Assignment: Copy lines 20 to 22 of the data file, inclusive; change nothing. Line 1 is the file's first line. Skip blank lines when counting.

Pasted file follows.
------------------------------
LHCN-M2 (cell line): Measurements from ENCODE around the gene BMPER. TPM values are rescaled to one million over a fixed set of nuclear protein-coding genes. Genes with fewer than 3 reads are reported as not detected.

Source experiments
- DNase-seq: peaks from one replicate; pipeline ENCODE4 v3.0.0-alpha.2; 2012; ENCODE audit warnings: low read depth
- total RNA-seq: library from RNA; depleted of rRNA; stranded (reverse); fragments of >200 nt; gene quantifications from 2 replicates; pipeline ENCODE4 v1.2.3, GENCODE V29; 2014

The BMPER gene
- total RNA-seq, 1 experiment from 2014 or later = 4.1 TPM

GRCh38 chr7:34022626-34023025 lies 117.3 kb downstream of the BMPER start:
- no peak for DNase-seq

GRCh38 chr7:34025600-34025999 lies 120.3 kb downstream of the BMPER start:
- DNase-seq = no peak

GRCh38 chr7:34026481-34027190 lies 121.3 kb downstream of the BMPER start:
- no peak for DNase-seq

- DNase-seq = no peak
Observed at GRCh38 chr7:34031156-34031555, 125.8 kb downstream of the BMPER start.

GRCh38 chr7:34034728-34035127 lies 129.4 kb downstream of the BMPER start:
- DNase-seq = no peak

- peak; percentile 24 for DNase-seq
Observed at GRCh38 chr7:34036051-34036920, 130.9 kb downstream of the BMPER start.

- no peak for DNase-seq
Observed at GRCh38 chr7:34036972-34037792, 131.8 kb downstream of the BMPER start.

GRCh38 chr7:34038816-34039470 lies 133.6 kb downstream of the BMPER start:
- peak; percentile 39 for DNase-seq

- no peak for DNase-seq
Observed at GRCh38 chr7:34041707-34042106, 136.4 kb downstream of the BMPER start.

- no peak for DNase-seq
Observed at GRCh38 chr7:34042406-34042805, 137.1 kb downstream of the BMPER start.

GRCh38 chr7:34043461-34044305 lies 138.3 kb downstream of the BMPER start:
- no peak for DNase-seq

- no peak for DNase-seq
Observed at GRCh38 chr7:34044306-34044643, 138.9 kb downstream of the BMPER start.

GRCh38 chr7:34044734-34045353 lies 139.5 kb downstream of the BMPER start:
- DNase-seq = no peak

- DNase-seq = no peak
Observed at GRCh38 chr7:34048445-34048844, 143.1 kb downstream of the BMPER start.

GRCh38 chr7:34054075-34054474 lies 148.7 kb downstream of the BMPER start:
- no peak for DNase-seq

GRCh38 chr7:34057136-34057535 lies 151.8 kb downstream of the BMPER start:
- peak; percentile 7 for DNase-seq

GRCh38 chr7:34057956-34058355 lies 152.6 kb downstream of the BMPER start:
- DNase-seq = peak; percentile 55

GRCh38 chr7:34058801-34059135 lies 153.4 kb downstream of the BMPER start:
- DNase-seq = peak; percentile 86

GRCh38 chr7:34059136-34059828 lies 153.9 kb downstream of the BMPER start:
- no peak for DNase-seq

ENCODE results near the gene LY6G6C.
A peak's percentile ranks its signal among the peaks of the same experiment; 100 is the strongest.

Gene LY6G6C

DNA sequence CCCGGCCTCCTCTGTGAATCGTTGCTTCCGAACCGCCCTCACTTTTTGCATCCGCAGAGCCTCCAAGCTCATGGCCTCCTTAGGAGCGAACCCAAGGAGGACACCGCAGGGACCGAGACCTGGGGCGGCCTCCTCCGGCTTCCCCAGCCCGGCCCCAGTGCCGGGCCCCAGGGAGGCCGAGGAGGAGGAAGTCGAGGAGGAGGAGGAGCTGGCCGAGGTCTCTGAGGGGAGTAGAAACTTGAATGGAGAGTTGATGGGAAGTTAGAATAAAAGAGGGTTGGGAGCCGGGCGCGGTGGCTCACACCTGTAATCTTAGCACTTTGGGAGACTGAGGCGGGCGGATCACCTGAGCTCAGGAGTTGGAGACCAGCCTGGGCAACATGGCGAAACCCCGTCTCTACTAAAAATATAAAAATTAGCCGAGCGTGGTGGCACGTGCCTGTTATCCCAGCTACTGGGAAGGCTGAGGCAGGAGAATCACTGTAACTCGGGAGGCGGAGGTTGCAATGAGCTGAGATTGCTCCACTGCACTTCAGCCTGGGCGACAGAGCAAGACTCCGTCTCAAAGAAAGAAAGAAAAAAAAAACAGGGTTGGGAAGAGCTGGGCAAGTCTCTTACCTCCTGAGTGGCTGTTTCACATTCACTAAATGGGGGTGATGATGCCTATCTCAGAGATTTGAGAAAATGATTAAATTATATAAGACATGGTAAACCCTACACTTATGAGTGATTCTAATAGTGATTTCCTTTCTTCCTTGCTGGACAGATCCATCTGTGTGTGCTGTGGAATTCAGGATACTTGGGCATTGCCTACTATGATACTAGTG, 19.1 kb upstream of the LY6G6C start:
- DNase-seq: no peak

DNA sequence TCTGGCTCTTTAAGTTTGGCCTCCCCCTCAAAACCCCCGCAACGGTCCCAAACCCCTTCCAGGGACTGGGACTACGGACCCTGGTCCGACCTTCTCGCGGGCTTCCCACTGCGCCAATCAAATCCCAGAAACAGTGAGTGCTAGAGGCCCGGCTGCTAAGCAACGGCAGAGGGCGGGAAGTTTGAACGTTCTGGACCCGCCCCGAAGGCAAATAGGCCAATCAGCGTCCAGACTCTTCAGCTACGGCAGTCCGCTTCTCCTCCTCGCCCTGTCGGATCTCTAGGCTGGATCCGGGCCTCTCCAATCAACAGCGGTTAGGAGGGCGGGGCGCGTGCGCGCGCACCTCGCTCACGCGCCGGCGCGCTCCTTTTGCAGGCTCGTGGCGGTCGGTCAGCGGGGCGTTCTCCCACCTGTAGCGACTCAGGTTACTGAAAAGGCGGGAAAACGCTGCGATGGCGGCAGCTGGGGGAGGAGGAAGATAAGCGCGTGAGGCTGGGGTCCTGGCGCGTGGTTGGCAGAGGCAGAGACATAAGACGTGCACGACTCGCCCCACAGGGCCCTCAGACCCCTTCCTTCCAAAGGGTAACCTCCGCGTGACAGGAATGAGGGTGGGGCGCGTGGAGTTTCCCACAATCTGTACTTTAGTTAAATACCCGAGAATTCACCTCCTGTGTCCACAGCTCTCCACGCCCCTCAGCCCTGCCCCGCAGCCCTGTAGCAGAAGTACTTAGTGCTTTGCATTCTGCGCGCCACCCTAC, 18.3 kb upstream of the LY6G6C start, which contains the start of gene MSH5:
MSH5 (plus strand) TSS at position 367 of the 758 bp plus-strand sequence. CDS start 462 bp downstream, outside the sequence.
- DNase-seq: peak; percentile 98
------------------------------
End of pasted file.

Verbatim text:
Observed at GRCh38 chr7:34036972-34037792, 131.8 kb downstream of the BMPER start.

GRCh38 chr7:34038816-34039470 lies 133.6 kb downstream of the BMPER start:
- peak; percentile 39 for DNase-seq